Decameric SelA•tRNASec Ring Structure Reveals Mechanism of Bacterial Selenocysteine Formation

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Science  05 Apr 2013:
Vol. 340, Issue 6128, pp. 75-78
DOI: 10.1126/science.1229521

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Putting Selenium in Proteins

The 21st amino acid, selenocysteine (Sec), occurs in the active site of many redox enzymes. Its cognate transfer RNA (tRNA) is first loaded with Ser by seryl-tRNA synthetase and the Ser-tRNASec is then converted to Sec-tRNASec. Itoh et al. (p. 75) determined the crystal structures of the selenocysteine synthase, SelA, that is responsible for this conversion in bacteria, alone and in complex with tRNA. The decameric SelA complex binds to 10 tRNASec molecules. The structures, together with biochemistry, show how SelA discriminates tRNASec from tRNASer, give insight into the mechanism of catalysis, and show that decamerization is essential for function.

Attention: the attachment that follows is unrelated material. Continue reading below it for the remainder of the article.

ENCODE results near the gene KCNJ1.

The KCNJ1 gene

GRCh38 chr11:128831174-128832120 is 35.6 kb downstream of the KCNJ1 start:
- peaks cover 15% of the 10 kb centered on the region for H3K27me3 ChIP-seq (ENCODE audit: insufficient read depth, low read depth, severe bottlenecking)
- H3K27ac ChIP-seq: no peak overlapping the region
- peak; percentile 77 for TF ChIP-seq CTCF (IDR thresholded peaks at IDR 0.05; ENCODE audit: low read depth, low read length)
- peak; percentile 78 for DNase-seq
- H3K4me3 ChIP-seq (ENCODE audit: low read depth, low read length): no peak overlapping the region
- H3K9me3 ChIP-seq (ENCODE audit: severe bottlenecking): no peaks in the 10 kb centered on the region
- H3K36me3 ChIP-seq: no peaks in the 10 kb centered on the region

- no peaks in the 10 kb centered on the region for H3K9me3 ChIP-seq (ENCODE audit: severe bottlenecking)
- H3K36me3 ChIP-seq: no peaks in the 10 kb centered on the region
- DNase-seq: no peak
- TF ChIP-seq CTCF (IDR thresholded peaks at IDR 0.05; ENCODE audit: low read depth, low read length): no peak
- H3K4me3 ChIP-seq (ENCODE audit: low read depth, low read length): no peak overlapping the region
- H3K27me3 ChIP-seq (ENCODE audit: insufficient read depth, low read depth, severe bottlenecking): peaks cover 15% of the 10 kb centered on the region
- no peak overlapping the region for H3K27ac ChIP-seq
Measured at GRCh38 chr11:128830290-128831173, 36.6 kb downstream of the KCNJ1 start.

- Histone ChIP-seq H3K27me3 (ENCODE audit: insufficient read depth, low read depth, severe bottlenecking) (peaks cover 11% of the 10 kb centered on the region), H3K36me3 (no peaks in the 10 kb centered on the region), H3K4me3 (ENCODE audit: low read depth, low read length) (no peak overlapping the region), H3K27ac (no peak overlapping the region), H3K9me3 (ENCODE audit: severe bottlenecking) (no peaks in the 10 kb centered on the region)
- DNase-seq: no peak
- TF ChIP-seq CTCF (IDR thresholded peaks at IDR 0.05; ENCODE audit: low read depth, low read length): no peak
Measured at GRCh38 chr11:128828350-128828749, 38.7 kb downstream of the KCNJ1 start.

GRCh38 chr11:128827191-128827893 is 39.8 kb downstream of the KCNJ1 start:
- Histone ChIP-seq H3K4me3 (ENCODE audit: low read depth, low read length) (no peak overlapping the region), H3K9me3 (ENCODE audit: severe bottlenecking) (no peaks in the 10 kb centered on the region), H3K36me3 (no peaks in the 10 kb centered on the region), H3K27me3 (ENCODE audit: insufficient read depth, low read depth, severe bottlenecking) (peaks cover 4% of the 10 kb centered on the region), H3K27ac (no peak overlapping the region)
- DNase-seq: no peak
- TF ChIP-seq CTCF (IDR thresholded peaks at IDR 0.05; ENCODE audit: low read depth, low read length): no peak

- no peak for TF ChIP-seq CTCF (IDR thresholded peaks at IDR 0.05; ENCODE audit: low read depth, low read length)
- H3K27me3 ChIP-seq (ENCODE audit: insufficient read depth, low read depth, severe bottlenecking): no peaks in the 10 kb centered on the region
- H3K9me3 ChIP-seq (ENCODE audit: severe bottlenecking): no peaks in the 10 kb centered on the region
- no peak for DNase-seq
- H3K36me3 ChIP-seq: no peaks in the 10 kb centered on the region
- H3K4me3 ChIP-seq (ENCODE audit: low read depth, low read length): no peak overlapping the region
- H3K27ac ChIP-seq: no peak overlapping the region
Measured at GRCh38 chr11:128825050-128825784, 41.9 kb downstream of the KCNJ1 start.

The 21st amino acid, selenocysteine (Sec), is synthesized on its cognate transfer RNA (tRNASec). In bacteria, SelA synthesizes Sec from Ser-tRNASec, whereas in archaea and eukaryotes SepSecS forms Sec from phosphoserine (Sep) acylated to tRNASec. We determined the crystal structures of Aquifex aeolicus SelA complexes, which revealed a ring-shaped homodecamer that binds 10 tRNASec molecules, each interacting with four SelA subunits. The SelA N-terminal domain binds the tRNASec-specific D-arm structure, thereby discriminating Ser-tRNASec from Ser-tRNASer. A large cleft is created between two subunits and accommodates the 3′-terminal region of Ser-tRNASec. The SelA structures together with in vivo and in vitro enzyme assays show decamerization to be essential for SelA function. SelA catalyzes pyridoxal 5′-phosphate–dependent Sec formation involving Arg residues nonhomologous to those in SepSecS. Different protein architecture and substrate coordination of the bacterial enzyme provide structural evidence for independent evolution of the two Sec synthesis systems present in nature.

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